When we started the OMMA Mobile series seven years ago, the point was not just to follow the agencies, the marketers and the users onto yet another new platform. In just the first few shows, and the first year of Mobile Insider columns on the topic, a theme emerged to the programming and the writing. Mobile represented more than another smaller screen. Its size, portability, intimacy and more would force marketers to interact differently with consumers than they ever had before. The medium was not in itself transformative so much as it coalesced a series of forces that had been at work in media, marketing and culture for many years. More targeted and niche media, segmentation, interactivity, connectivity, personalized media and marketing, more direct access to consumers -- all had been evolving across multiple media platforms for years. But the phone amplified these forces and made it imperative that marketers do more than pay lip service to these larger shifts.
No kidding, this time -- marketing really did need to start providing service rather than pitches. They really needed to start working at a smaller scale to reach more target segments with a goal of engagement not reach and frequency. They needed to let the consumer take the lead in showing how, when and where they wanted brands to be there.
For years we heard marketers talk the talk without really walking the walk. Listening to the customer, being mobile first, providing service and value, pursuing engagement -- all of these quickly became jibber jabber at countless conferences, including some of our own. It was less clear whether and how these marketers really were executing on the clichés.
At yesterday’s OMMA Mobile, the seventh anniversary edition, I finally came away with the feeling at least some brands really were walking the walk now.
Let me just cherrypick some of my favorite glimpses into this.
Dunkin Brands’ President, Global Marketing and Innovation John Costello opened the show by asking marketers whether they were really being honest with themselves and “have the courage to change what is not working.” Dunkin' Donuts had to recognize that its core product was no longer in the brand name itself. It was coffee, not donuts, that drove the business. And even more to the point, Costello admitted that the customer knew better how to market Dunkin' than Dunkin'. They harvested tweets and images posted by customers about their Dunkin' experience and turned them inhto TV spots. “Sharing our customers’ love of Dunkin' is more powerful than anything we can do,” he said.
In fact, this was a theme throughout the day yesterday. More than a few brands were marrying mobile and social platforms to make the customers the star, not the brand. Dunkin has a Fan of the Week. Likewise we heard how GoPro, Lilly Pultizer, and the Philadelphia Eagles all turned the spotlight on users who then in turn activated their social networks to brag about being singled out by these famous brands.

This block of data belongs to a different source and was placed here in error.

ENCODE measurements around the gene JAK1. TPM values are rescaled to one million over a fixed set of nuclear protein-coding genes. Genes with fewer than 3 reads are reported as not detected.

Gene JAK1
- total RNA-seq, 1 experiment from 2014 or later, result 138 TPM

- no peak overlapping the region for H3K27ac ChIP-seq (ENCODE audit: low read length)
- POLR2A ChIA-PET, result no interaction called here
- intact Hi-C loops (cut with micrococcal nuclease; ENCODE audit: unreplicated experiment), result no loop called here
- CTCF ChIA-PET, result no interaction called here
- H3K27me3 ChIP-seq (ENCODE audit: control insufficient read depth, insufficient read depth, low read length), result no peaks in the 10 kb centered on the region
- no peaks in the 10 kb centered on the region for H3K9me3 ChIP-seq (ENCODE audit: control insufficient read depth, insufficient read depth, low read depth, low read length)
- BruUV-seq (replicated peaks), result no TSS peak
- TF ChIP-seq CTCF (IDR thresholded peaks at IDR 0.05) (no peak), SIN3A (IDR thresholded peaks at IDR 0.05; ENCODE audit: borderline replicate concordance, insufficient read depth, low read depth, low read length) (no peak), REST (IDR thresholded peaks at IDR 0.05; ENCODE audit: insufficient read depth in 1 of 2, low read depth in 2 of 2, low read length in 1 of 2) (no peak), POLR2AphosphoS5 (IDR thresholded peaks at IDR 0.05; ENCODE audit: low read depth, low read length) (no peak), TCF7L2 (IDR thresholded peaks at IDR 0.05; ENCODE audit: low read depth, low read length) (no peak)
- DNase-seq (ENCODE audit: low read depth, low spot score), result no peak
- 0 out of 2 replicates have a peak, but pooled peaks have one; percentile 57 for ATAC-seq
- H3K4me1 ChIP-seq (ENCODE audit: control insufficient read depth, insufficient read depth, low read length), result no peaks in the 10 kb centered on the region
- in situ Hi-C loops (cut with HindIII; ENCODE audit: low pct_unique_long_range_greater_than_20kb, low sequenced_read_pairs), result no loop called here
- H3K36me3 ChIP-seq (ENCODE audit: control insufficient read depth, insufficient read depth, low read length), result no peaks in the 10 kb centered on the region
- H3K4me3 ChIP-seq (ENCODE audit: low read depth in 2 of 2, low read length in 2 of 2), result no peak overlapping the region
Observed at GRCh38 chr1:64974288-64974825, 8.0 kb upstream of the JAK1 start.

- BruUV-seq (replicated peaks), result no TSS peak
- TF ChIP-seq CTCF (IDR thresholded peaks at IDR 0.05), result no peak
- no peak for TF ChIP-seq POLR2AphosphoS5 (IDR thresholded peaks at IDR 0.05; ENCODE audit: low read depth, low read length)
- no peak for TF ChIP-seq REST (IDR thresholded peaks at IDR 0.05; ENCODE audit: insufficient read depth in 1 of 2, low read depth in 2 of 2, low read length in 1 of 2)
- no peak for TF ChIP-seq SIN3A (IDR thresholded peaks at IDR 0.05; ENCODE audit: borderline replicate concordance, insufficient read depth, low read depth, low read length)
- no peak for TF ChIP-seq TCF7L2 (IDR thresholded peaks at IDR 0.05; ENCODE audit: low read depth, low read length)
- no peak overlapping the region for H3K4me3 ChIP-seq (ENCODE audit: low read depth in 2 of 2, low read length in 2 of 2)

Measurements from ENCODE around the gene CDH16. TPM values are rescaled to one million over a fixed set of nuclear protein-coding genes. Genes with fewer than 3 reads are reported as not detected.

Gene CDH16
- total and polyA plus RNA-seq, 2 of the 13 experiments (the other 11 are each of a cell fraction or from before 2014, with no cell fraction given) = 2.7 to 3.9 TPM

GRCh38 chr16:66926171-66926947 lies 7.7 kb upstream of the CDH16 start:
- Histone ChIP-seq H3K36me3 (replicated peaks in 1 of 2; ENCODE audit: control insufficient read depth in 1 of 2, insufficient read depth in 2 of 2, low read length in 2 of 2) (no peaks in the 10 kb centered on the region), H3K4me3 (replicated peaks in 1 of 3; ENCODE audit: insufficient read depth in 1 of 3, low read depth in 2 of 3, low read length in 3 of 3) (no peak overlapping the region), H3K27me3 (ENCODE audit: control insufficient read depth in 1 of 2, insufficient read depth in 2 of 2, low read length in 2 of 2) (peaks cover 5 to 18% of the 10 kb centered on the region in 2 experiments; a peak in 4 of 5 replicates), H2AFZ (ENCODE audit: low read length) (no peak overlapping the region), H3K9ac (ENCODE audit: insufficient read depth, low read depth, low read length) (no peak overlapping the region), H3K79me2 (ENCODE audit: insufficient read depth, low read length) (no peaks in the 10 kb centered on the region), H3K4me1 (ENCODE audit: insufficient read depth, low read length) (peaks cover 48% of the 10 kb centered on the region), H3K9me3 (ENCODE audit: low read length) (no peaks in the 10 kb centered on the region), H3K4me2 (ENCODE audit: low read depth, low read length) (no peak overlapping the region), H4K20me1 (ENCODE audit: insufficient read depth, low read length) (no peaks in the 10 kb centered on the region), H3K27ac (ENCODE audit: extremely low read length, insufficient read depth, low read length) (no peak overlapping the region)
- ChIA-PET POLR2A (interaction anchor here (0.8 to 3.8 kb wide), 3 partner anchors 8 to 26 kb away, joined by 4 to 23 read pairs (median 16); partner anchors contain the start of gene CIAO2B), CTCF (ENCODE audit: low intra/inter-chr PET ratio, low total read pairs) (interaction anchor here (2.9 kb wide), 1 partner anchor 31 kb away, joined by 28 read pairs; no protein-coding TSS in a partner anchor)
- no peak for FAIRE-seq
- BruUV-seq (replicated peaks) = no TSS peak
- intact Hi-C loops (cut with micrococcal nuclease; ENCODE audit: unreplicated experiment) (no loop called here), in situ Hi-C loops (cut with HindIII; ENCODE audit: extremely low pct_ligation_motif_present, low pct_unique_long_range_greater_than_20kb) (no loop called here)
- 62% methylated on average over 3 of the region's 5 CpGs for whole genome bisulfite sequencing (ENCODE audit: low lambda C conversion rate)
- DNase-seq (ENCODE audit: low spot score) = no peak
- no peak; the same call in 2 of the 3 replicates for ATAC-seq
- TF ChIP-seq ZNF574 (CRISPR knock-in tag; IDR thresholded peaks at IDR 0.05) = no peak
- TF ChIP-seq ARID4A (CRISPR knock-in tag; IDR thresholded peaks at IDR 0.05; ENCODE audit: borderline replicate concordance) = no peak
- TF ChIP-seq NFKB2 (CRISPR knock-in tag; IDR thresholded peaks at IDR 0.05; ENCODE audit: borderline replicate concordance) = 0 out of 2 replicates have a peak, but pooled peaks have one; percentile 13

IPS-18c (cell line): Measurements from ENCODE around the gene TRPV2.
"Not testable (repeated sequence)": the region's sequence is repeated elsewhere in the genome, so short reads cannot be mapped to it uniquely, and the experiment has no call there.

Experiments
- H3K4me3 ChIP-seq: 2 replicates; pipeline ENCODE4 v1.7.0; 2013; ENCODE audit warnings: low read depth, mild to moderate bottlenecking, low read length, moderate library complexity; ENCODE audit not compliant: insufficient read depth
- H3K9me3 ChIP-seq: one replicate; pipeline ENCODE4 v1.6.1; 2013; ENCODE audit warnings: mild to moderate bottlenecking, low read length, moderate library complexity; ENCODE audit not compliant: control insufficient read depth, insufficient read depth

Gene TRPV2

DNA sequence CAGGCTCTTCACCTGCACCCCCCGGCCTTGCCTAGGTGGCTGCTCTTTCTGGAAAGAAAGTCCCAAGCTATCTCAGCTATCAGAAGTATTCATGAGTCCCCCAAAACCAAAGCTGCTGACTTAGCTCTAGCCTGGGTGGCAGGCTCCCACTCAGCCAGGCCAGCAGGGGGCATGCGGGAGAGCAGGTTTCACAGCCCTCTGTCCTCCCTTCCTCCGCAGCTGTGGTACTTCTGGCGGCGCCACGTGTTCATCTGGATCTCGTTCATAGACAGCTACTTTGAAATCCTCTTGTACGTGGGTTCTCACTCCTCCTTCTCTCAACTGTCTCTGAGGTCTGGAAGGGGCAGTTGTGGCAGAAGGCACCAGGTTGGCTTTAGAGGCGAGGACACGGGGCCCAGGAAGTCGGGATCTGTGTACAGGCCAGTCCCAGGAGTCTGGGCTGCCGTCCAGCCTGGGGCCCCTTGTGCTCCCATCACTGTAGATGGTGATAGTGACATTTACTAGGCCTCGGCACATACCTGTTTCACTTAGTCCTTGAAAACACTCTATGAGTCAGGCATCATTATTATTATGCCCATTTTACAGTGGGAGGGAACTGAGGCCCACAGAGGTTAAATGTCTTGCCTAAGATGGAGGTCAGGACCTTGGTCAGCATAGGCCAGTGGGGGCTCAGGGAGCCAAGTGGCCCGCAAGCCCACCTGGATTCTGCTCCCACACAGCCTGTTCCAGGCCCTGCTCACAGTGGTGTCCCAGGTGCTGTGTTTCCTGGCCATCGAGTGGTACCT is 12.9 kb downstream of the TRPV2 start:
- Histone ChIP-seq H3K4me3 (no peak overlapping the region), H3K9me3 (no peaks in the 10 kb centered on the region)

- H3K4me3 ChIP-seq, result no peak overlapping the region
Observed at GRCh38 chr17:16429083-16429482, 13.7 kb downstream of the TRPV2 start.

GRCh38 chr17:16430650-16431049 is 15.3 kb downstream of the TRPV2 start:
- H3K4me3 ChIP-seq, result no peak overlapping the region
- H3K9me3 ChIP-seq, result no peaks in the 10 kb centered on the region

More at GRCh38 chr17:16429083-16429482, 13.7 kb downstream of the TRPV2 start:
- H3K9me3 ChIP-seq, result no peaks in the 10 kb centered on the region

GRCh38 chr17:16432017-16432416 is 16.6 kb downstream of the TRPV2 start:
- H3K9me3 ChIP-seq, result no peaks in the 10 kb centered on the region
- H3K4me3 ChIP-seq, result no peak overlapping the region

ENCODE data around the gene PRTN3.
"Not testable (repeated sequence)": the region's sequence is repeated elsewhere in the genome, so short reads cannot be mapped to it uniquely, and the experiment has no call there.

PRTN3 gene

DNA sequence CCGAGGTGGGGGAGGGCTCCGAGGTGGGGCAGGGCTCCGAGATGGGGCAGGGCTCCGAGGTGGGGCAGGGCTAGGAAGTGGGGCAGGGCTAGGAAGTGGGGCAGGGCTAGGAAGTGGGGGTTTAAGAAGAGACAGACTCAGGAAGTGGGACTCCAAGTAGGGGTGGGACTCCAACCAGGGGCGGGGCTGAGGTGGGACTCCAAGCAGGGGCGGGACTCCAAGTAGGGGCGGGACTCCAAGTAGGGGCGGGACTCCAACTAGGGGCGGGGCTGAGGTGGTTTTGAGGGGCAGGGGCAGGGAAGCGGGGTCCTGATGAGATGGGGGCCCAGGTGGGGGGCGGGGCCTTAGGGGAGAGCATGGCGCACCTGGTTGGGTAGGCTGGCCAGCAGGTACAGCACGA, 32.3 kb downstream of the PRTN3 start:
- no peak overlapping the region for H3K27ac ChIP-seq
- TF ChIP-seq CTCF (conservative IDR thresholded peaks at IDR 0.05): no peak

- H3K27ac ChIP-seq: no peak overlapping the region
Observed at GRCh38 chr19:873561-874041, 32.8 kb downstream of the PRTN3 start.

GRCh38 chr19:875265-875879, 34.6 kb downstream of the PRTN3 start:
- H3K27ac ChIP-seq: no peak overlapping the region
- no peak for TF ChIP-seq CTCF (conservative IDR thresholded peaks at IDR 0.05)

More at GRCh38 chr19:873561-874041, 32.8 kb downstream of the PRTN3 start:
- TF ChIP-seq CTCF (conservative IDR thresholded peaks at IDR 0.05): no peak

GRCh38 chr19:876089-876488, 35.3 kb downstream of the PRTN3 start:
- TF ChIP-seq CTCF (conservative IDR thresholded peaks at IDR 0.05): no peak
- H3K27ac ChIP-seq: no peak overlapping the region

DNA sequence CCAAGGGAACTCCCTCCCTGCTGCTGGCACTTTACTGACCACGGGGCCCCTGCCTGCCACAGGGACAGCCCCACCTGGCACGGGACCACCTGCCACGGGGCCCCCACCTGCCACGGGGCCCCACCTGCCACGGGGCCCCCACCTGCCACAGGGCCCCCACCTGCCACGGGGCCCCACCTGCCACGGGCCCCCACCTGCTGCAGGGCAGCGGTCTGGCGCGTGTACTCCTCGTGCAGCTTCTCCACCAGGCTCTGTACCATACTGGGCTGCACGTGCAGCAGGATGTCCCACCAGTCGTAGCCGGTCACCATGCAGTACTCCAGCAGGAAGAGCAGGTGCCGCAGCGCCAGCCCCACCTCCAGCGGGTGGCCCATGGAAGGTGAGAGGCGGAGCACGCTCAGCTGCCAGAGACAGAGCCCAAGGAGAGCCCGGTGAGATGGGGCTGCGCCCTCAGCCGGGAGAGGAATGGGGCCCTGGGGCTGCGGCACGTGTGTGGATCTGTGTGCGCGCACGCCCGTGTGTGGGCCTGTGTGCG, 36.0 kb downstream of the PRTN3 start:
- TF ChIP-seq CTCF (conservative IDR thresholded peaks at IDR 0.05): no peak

But even more impressive is how it became clearer that marketers (some at least) really are listening to consumers by leveraging the mobile data to deepen understanding. 1800Flowers’ Amit Shah declared outright that “mobile offers disruptive data.” In his case their data showed that mobile users were accessing their service late into the night, long after florists were closed. It forced them to think harder about what the journey to purchase really is for users and to devise ways to capture those potential buyers. “We need to think about situational targeting. Even if stores are closed, customers are still on a journey. When you get down to customer context you get to the harder questions.”
Citi’s head of Internet Banking Melissa Stevens recounted how they heavily tested their new Snapshot features that puts basic account information above the login stage of their app. She described an interactive process whereby they had data from consumers about wanting easier more streamlined access to their information. But it was Citi that turned the data into an insight and solution that they provided in a Southern California test market. This was not a common thing for Citi to do. But the cycle of ideation, insight, testing, refinement and iteration is being built into the app evolution process.
Which is another way of saying that mobile at last is allowing and making marketers come into closer contact with their customers, listen harder, and think about how they fit realistically into people’s lives.
My suspicion is that the mobile platform itself is forcing some of these issues. When you look hard and honestly at how people
make use of your brand, need your brand, couldn’t care less about your brand, minute by minute throughout a day, you get a more accurate and perhaps humbling view of where the brand really fits
into everyday lives. That true picture may not always fit in with marketers’ fantasies about themselves and consumer brand love. But it can also be the foundation of a more genuine and useful
Videos of all keynotes and panels from yesterday's event are online.